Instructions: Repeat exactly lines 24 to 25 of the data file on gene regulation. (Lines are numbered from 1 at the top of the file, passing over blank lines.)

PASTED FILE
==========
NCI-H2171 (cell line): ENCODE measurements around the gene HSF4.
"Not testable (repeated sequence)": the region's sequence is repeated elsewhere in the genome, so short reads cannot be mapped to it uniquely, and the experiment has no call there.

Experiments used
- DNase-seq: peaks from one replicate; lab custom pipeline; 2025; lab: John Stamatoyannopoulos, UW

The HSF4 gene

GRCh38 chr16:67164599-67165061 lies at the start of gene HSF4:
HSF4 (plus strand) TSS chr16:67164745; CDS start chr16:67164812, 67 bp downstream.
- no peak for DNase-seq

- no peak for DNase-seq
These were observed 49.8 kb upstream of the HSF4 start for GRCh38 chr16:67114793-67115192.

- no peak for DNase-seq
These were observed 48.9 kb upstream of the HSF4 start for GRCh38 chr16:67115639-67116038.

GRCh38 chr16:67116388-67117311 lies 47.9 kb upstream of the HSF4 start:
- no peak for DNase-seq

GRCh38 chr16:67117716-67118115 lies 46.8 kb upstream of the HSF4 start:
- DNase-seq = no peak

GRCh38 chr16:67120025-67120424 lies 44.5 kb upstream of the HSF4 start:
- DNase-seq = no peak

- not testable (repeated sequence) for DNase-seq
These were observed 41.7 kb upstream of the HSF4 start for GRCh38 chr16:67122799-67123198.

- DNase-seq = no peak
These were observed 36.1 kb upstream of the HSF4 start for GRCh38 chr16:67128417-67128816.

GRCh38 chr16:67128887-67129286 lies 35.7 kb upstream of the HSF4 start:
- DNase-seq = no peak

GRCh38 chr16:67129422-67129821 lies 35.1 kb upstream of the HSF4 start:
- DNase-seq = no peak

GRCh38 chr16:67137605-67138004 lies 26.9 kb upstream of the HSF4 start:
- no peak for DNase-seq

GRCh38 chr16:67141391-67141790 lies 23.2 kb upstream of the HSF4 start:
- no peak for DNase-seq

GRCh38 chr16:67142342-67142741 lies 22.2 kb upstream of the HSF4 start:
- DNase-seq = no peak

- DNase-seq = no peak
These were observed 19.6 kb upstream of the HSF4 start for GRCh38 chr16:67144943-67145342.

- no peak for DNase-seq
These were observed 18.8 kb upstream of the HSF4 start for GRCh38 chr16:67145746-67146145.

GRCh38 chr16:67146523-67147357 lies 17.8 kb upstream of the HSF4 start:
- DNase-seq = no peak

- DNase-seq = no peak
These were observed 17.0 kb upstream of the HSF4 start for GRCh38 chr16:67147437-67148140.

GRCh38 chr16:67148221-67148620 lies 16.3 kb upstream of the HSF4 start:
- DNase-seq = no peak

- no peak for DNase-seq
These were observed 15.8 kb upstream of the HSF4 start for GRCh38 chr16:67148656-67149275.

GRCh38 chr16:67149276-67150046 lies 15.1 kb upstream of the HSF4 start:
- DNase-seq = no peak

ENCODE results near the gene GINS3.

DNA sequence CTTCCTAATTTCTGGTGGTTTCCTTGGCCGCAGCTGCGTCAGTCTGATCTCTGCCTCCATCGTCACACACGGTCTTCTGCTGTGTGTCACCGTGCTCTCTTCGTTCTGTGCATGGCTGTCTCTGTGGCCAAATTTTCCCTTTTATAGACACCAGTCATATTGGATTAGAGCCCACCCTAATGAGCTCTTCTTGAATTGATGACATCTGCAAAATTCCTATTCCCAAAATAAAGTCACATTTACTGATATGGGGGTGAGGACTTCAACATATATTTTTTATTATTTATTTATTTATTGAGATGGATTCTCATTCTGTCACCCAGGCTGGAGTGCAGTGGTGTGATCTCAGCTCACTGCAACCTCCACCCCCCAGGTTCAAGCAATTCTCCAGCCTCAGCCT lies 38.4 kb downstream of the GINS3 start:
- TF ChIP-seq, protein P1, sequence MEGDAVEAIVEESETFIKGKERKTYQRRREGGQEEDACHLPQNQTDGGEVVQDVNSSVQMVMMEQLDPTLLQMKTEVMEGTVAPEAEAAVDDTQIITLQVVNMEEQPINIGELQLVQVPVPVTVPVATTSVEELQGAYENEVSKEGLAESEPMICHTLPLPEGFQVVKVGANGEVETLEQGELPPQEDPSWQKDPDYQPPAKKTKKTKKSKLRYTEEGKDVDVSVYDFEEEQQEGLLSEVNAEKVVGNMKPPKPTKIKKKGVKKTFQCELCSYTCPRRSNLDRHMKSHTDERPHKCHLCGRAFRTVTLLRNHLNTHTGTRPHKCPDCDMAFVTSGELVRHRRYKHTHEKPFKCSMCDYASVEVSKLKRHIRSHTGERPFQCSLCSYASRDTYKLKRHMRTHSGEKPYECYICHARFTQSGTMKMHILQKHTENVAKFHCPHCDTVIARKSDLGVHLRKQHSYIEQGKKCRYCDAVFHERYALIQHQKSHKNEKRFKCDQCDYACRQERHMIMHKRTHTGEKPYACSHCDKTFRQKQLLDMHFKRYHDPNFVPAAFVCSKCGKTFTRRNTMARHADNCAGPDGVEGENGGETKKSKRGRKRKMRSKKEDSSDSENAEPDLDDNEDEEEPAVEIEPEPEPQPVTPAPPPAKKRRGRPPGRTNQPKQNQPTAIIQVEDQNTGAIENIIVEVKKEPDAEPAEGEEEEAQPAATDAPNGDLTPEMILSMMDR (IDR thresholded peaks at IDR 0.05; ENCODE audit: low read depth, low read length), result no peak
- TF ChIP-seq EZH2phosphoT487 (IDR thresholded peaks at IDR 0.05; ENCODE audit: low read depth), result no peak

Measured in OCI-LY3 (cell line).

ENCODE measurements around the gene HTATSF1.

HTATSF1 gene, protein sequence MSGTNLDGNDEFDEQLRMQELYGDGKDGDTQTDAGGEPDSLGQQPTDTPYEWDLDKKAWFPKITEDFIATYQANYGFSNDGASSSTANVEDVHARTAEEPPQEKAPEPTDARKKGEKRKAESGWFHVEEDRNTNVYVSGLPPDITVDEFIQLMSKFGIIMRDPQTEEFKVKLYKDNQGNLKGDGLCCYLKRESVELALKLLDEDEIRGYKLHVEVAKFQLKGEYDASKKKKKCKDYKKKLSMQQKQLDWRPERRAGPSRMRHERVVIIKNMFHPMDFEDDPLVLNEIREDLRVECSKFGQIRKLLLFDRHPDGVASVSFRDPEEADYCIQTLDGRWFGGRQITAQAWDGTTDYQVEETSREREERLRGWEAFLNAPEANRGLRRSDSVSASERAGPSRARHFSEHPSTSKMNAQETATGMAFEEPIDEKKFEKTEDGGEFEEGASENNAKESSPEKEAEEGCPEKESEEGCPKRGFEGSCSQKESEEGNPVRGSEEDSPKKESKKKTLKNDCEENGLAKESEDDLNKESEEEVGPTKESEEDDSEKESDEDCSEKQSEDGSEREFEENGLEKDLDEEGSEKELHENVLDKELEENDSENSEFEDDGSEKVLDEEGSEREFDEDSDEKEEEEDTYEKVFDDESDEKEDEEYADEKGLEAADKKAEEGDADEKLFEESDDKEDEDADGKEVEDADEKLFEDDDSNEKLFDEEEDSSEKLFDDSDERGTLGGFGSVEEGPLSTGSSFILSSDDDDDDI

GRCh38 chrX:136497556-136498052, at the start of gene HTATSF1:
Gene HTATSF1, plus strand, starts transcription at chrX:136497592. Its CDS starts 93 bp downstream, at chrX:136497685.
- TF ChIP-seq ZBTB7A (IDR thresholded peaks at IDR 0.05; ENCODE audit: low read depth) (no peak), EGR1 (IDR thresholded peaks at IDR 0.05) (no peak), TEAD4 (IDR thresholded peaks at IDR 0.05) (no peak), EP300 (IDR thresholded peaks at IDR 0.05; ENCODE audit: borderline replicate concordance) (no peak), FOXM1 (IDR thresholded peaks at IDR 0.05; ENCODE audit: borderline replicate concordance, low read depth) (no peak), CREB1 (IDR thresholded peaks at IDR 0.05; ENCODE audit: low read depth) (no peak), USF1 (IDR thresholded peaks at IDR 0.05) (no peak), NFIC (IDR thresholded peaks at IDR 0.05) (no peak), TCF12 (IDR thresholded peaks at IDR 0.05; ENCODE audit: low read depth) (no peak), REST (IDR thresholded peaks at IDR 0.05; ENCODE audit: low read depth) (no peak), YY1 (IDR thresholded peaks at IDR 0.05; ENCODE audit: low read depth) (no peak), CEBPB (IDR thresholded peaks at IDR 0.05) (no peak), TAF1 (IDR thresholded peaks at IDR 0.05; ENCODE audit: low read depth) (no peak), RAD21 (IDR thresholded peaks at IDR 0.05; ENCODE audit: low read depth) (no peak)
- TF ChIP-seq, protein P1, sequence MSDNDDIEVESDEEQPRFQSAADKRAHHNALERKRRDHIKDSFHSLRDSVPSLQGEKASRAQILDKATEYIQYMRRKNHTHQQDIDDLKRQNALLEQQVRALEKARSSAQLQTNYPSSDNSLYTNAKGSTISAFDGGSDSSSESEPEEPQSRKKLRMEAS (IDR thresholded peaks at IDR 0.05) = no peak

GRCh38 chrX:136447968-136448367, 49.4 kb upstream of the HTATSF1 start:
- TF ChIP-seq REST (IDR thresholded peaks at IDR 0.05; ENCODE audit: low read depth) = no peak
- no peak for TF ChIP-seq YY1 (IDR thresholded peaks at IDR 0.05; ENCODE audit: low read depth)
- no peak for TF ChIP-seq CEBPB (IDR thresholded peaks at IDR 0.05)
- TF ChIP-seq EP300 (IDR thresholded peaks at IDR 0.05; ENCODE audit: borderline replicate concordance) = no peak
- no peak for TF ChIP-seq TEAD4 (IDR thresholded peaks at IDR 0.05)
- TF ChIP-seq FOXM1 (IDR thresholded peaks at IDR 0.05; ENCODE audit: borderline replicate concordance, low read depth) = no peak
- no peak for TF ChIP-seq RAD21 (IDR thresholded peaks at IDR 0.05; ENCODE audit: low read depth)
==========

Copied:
- DNase-seq = no peak

GRCh38 chr16:67129422-67129821 lies 35.1 kb upstream of the HSF4 start: